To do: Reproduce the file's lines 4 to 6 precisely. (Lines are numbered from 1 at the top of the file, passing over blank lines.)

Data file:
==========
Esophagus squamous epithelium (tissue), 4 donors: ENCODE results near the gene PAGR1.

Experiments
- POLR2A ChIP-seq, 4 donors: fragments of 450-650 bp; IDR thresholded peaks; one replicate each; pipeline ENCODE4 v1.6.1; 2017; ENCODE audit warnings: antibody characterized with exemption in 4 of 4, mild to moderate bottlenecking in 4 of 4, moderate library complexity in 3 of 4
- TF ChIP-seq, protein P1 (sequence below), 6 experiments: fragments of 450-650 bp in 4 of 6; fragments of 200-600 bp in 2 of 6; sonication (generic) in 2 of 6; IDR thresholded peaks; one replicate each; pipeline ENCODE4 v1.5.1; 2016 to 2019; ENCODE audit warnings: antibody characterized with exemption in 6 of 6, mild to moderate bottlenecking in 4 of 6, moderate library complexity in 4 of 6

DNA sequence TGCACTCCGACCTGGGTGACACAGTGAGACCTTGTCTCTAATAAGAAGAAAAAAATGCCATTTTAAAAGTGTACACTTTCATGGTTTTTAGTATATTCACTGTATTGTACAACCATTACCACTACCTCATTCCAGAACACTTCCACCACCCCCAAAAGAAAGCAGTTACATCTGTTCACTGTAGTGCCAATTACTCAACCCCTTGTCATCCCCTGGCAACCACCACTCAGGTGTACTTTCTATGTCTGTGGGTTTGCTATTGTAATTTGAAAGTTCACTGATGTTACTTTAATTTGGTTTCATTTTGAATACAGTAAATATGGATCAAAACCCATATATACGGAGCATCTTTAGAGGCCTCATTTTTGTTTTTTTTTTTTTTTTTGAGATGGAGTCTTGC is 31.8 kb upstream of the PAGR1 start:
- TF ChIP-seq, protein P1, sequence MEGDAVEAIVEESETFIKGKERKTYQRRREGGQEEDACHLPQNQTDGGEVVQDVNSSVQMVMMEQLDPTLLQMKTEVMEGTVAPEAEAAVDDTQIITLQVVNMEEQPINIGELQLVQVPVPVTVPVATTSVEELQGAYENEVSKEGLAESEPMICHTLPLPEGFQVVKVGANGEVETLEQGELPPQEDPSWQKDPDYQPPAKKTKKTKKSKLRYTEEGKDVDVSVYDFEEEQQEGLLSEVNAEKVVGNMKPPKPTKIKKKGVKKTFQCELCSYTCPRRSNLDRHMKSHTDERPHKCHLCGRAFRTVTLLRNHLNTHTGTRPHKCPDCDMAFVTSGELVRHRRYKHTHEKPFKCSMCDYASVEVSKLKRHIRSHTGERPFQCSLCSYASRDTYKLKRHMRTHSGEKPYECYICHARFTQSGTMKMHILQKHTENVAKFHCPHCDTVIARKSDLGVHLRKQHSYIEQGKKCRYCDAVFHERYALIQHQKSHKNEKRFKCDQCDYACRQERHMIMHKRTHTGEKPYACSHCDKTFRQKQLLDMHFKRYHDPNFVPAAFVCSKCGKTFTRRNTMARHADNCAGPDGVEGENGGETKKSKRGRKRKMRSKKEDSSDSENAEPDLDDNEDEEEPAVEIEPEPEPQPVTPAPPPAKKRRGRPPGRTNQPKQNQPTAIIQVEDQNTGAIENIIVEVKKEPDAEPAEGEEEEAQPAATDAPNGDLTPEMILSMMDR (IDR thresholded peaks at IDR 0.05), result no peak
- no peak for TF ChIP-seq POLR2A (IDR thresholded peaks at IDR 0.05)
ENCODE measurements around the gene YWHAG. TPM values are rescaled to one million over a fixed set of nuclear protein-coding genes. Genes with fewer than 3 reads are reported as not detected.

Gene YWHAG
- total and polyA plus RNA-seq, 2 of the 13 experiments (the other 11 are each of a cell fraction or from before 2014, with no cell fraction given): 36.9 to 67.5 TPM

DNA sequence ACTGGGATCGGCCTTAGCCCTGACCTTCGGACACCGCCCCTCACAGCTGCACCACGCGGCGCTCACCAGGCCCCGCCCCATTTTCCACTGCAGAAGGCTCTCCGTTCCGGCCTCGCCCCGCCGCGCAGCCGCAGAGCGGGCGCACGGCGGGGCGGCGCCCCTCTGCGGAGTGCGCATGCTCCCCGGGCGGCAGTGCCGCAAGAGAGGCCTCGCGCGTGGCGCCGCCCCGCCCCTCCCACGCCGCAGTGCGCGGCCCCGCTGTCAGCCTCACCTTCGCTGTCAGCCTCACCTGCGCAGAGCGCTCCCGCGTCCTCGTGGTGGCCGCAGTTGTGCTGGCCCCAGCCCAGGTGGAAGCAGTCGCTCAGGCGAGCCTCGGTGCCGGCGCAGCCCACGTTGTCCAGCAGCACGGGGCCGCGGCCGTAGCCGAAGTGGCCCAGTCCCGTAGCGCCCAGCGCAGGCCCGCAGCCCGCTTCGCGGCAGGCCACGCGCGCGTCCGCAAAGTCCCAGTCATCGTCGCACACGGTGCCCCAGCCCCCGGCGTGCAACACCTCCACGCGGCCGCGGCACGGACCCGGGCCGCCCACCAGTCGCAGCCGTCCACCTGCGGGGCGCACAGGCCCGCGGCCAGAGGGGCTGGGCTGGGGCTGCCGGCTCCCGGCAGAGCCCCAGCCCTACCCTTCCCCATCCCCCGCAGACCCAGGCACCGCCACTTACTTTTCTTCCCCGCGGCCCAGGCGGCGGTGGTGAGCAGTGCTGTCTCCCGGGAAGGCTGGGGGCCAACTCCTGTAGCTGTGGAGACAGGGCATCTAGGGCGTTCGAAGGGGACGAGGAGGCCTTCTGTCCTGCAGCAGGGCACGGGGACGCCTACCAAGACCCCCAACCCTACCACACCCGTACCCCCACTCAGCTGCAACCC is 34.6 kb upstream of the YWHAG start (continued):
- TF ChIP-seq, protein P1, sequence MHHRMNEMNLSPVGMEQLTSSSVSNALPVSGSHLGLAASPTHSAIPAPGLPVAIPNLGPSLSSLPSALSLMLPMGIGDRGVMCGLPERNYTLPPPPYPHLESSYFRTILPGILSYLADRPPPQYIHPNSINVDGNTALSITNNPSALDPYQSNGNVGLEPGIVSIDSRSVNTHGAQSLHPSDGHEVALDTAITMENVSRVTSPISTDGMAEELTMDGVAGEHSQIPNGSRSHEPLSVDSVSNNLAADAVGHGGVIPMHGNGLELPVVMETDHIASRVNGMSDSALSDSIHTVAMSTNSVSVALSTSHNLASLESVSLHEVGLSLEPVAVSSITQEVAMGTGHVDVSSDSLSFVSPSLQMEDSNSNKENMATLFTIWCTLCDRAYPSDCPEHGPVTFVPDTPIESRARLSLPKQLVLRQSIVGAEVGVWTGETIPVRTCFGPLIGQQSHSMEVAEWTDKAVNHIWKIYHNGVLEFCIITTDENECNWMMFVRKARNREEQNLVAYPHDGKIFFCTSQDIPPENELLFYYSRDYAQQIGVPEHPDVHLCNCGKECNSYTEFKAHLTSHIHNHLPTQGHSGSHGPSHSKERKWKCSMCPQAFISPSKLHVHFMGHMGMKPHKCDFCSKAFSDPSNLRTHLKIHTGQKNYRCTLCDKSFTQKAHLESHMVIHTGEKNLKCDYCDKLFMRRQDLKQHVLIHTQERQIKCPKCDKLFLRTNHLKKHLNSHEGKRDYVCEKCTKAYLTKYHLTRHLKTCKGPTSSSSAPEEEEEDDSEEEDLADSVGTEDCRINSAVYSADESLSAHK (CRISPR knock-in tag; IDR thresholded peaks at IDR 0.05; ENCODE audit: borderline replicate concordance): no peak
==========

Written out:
- TF ChIP-seq, protein P1 (sequence below), 6 experiments: fragments of 450-650 bp in 4 of 6; fragments of 200-600 bp in 2 of 6; sonication (generic) in 2 of 6; IDR thresholded peaks; one replicate each; pipeline ENCODE4 v1.5.1; 2016 to 2019; ENCODE audit warnings: antibody characterized with exemption in 6 of 6, mild to moderate bottlenecking in 4 of 6, moderate library complexity in 4 of 6

DNA sequence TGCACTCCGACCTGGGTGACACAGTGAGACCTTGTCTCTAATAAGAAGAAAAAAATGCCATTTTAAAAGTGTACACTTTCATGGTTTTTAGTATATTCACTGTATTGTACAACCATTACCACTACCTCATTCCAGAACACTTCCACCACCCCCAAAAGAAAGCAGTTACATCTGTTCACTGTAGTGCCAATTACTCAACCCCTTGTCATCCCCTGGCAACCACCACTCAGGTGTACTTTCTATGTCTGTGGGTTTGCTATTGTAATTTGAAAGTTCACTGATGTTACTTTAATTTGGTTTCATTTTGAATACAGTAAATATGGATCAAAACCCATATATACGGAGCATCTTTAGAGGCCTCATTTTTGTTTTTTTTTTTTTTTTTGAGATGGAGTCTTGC is 31.8 kb upstream of the PAGR1 start:
- TF ChIP-seq, protein P1, sequence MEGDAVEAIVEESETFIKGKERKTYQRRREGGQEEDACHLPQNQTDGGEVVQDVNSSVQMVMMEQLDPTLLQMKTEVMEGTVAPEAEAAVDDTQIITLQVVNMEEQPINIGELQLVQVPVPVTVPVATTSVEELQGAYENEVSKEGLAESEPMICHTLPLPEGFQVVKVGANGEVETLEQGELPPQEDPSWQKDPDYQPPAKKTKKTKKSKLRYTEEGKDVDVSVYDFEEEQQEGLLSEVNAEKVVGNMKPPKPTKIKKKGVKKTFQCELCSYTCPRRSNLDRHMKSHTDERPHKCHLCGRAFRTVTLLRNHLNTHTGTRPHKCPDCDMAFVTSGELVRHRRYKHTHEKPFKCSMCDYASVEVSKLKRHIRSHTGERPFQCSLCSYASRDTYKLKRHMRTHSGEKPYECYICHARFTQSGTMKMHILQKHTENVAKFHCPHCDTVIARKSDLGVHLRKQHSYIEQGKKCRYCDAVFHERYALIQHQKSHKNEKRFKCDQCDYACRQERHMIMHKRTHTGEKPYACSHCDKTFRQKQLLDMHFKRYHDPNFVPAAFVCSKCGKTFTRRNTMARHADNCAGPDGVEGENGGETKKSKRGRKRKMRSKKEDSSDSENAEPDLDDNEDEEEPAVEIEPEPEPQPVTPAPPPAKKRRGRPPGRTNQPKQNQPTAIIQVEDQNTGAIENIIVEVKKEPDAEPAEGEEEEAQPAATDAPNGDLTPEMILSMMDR (IDR thresholded peaks at IDR 0.05), result no peak